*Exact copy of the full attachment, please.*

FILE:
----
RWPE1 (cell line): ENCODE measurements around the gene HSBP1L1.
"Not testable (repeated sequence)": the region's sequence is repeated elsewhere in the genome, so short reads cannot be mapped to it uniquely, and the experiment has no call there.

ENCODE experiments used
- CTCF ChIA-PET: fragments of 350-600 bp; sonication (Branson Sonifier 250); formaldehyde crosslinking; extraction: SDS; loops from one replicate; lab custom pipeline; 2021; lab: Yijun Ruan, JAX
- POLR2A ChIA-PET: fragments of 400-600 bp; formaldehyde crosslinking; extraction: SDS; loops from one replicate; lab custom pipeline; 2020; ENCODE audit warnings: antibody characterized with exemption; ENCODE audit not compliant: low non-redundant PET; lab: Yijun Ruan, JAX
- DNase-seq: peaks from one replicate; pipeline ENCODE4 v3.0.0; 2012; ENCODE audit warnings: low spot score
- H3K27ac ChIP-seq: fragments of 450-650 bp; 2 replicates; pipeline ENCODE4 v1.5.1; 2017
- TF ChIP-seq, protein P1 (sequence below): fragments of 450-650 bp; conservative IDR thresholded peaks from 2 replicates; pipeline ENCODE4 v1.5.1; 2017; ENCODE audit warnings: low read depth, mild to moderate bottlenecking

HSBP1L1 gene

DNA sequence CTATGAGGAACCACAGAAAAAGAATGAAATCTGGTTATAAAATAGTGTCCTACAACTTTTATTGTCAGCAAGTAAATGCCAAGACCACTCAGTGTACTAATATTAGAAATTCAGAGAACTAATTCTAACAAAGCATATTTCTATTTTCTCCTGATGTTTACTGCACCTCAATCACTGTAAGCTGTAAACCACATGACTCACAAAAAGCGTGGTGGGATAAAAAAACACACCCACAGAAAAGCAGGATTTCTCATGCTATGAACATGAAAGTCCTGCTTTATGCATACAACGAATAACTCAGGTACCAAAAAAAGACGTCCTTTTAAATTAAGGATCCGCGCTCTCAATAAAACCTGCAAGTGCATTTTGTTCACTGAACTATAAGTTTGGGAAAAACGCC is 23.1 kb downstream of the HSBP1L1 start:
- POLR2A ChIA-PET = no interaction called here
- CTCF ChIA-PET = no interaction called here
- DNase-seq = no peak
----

RWPE1 (cell line): ENCODE measurements around the gene HSBP1L1.
"Not testable (repeated sequence)": the region's sequence is repeated elsewhere in the genome, so short reads cannot be mapped to it uniquely, and the experiment has no call there.

ENCODE experiments used
- CTCF ChIA-PET: fragments of 350-600 bp; sonication (Branson Sonifier 250); formaldehyde crosslinking; extraction: SDS; loops from one replicate; lab custom pipeline; 2021; lab: Yijun Ruan, JAX
- POLR2A ChIA-PET: fragments of 400-600 bp; formaldehyde crosslinking; extraction: SDS; loops from one replicate; lab custom pipeline; 2020; ENCODE audit warnings: antibody characterized with exemption; ENCODE audit not compliant: low non-redundant PET; lab: Yijun Ruan, JAX
- DNase-seq: peaks from one replicate; pipeline ENCODE4 v3.0.0; 2012; ENCODE audit warnings: low spot score
- H3K27ac ChIP-seq: fragments of 450-650 bp; 2 replicates; pipeline ENCODE4 v1.5.1; 2017
- TF ChIP-seq, protein P1 (sequence below): fragments of 450-650 bp; conservative IDR thresholded peaks from 2 replicates; pipeline ENCODE4 v1.5.1; 2017; ENCODE audit warnings: low read depth, mild to moderate bottlenecking

HSBP1L1 gene

DNA sequence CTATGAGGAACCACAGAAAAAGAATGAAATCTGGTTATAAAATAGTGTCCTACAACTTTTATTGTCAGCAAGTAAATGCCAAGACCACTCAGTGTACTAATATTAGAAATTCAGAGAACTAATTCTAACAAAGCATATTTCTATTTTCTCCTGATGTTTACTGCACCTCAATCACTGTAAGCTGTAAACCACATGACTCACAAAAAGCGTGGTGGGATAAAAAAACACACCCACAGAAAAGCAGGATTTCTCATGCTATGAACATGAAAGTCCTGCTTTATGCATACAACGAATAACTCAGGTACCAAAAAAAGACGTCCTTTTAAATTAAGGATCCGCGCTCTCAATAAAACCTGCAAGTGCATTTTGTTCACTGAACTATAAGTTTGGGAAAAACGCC is 23.1 kb downstream of the HSBP1L1 start:
- POLR2A ChIA-PET = no interaction called here
- CTCF ChIA-PET = no interaction called here
- DNase-seq = no peak